Japanese graphic design abounds with symbolic motifs. Notable among these are “kamon”, family crests that represent a family or an individual. While some kamon serve a similar purpose as the coats of arms used by European nobility, what is seems to be unique to Japan is the fact that here, family crests are widely used at all levels of society, among commoners and nobility alike.
Text : 中島有里子 Yuriko Nakajima ／ English Version : Judy Evans
Keyword : Edo Period ／ Edo Design Series ／ Kamon ／ Family Crests
The Unique Design Culture that Flourished During Japan’s Edo Period
Originally used as decorative markings for household items such as furniture and tableware, kamon came to be used to indicate an individual’s family pedigree and social status.
During the Heian Period, kamon came to be used by the aristocracy as a display of their aesthetic aspirations and authority. Distinctive motifs were developed, such as the swirling comma-shaped “tomoe” emblem and the “mokkō” emblem based on the quince blossom.
When power shifted from the aristocracy to the military samurai class during the Kamakura Period, a practical way of differentiating the often-warring samurai clans from one another was needed. In order to distinguish themselves and draw attention to their own performance on the battlefield, clans adorned their battle standards and marked out their camp enclosures with striking symbols. These needed to be simple enough that they could be quickly and accurately painted by hand on the battlefield, and distinctive enough to be easily recognisable. Examples are the Ashikaga Clan’s double-stroke “futatsu hikiryō-mon” crest consisting of two horizontal lines contained within a circle, or the Shimazu clan’s “marujūji-mon” crest – a plus sign inside a circle. By the middle of the Kamakura Period, family crests had become an established part of samurai culture, with almost all samurai families having their own crests.
Once the samurai had overthrown their aristocratic masters to become the ruling class, social stratification between the four official non-aristocratic classes (comprising samurai, artisans, farmers and merchants) was strictly adhered to and social mobility between these classes was forbidden. Samurai family crests, representing elite social status and family lineage, came to be synonymous with power and authority.
During the two and a half centuries of peace ushered in by the Edo Period, and in the absence of any need to distinguish oneself on the battlefield, samurai families decorated their distinctive formal attire such as haori (short coats) and kamishimo (two-piece ceremonial dress consisting of sleeveless overvest with extended shoulder pieces and matching hakama trousers) with their family crests. This is when the use of kamon started to spread among common folk. While the public use of family names was forbidden to the non-samurai commoner classes at this time, there was no law one way or the other regarding the use of kamon, and the use of these family crests was eagerly adopted by all commoners seeking to distinguish themselves.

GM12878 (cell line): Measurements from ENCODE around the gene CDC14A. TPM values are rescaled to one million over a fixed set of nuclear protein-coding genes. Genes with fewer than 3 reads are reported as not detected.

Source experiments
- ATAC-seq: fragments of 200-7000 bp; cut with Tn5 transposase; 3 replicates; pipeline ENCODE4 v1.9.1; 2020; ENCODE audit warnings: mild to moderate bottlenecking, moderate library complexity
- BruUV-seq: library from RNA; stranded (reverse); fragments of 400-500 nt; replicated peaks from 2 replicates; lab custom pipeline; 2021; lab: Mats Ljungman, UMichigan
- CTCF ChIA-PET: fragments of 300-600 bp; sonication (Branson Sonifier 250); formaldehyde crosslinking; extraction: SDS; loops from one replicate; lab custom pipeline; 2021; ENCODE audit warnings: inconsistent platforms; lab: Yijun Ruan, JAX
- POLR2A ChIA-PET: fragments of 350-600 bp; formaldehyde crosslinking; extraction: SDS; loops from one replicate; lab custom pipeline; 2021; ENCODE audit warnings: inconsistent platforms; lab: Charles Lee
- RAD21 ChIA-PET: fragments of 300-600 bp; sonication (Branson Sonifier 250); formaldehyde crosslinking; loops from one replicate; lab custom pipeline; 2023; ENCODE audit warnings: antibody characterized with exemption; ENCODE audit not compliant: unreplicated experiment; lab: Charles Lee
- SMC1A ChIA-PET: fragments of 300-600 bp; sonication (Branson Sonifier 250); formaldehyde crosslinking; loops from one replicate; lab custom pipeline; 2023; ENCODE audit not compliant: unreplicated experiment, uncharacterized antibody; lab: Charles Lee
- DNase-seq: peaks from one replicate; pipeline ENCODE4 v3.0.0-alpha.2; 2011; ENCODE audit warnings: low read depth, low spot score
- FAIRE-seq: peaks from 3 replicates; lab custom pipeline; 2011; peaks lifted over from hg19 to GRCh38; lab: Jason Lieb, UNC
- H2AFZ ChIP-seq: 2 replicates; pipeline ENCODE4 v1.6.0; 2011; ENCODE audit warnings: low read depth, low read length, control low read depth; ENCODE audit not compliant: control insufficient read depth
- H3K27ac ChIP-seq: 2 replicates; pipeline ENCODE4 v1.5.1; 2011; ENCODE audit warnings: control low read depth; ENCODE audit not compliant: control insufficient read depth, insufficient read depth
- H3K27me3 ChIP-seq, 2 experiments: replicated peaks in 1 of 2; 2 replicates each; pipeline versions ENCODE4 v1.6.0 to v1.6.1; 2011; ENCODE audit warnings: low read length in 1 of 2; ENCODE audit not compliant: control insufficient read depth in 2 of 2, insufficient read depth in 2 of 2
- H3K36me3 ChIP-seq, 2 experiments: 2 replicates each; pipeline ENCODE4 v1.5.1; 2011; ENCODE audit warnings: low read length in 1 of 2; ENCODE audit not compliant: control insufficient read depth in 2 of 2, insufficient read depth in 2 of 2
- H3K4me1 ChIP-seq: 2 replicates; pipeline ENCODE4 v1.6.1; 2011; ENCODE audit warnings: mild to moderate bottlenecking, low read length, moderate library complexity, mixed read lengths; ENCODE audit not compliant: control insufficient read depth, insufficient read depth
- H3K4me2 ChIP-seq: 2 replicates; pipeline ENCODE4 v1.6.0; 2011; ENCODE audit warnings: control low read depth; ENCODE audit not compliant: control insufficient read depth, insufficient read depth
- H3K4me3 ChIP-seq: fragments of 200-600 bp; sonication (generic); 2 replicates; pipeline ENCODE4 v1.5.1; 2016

By the end of the 1600s, after close to a century of peace under the reign of the Tokugawa shogunate, not only successful merchants and wealthy farmers, but even the most ordinary peasants, townspeople and artisans were using family crests. Popular entertainment flourished during this time and ukiyo-e paintings depicting actors and courtesans were widely circulated and much sought after. Kabuki actors began to sport crests to show which house they belonged to and these emblems were handed down through various theatre families, along with performance techniques and traditions. Large crests were even added to theatrical costumes, distinguishing the actors from the story, catching the eye of the common folk and enhancing the prominence of popular actors.
The Second Paris International Exposition of 1867 saw the introduction of Japan’s kamon designs to a European audience. The simple yet powerful motifs featured on clothing, swords and furnishings immediately struck a chord with audiences, becoming part of the Japonisme craze. It’s even speculated that the iconic Louis Vuitton monogram, composed of geometrically arranged stylized flowers and letters and which debuted in 1896, may have been inspired by Japanese family crests introduced to the West at the Paris Exposition.
In modern day Japan, kamon are employed as logos for commercial enterprises and public organisations, and are recognised the whole world over. Mitsubishi Corporation’s three-diamond emblem, chosen by Mitsubishi founder Yataro Iwasaki, combines the three stacked rhombuses of the Iwasaki family crest and the triple-leaf crest of the Yamauchi family, Yataro Iwasaki’s first employer. Meanwhile Japan Airlines’ red-crested crane in flight (resembling a Mōri clan crest and designed 1958 by Jerry Huff of the airline’s American advertising agency) is a familiar and welcome sight to travellers to and from Japan.
There are thought to be over five thousand distinct types of kamon in Japan, a tradition that continues into the present day. These uniquely Japanese and deceptively simple visual symbols embody centuries of historical bloodlines and family ties.